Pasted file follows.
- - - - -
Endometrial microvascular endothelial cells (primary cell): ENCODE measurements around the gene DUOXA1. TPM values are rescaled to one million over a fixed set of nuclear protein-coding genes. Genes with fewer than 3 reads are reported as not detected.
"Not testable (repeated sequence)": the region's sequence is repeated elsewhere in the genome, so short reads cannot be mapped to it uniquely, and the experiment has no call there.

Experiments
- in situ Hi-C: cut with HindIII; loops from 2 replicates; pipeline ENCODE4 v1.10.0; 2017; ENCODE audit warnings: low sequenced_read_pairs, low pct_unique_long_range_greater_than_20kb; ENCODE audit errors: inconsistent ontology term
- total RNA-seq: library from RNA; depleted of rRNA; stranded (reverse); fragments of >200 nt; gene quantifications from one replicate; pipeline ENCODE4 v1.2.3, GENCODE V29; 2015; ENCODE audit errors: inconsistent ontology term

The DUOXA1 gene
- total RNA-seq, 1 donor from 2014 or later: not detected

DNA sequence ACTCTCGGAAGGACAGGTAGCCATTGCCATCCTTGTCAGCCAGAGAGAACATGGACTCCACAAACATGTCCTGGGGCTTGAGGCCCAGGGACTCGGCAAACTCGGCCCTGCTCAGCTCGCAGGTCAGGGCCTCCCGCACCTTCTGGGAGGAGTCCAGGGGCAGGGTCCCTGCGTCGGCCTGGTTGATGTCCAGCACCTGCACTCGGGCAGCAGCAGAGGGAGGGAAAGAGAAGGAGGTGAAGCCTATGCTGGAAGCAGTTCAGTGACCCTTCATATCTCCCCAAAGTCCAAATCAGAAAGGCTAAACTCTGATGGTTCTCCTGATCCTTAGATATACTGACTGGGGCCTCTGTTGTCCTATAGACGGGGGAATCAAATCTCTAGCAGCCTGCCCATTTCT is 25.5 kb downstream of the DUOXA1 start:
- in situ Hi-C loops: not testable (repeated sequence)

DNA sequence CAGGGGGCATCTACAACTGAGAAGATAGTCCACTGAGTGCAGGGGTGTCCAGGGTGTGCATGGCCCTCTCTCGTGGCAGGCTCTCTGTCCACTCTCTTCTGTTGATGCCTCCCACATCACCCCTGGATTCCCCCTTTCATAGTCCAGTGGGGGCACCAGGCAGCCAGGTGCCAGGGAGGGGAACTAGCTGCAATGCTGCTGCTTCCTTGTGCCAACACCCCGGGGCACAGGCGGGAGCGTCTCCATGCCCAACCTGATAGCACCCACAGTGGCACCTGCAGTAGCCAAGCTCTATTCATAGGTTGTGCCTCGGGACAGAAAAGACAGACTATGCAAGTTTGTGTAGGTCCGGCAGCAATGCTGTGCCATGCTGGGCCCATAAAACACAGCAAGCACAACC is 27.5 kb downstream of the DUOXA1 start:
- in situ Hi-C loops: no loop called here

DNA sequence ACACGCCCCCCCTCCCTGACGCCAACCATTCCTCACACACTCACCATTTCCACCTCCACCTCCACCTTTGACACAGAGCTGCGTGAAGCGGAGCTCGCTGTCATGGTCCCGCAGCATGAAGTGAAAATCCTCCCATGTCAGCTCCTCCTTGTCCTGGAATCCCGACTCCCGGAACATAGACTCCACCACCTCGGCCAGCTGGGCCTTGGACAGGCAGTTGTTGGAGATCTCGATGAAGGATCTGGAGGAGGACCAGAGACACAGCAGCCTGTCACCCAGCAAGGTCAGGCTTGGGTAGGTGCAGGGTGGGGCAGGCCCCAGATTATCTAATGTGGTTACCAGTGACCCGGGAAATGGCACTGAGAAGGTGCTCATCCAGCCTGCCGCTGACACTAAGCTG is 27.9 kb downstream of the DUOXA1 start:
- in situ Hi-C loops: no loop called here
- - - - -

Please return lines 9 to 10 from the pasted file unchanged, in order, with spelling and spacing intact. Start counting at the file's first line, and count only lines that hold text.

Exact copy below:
- in situ Hi-C loops: not testable (repeated sequence)

DNA sequence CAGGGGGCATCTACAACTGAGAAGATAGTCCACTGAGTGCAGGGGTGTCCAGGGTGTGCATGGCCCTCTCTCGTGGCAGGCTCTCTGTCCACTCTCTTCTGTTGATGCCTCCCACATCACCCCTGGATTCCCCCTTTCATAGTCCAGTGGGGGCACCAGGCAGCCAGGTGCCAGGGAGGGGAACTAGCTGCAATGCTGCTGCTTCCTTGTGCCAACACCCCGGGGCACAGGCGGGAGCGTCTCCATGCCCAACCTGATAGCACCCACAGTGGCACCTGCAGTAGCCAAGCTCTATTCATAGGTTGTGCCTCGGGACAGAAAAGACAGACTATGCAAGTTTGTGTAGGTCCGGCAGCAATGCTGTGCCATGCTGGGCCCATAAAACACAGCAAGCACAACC is 27.5 kb downstream of the DUOXA1 start: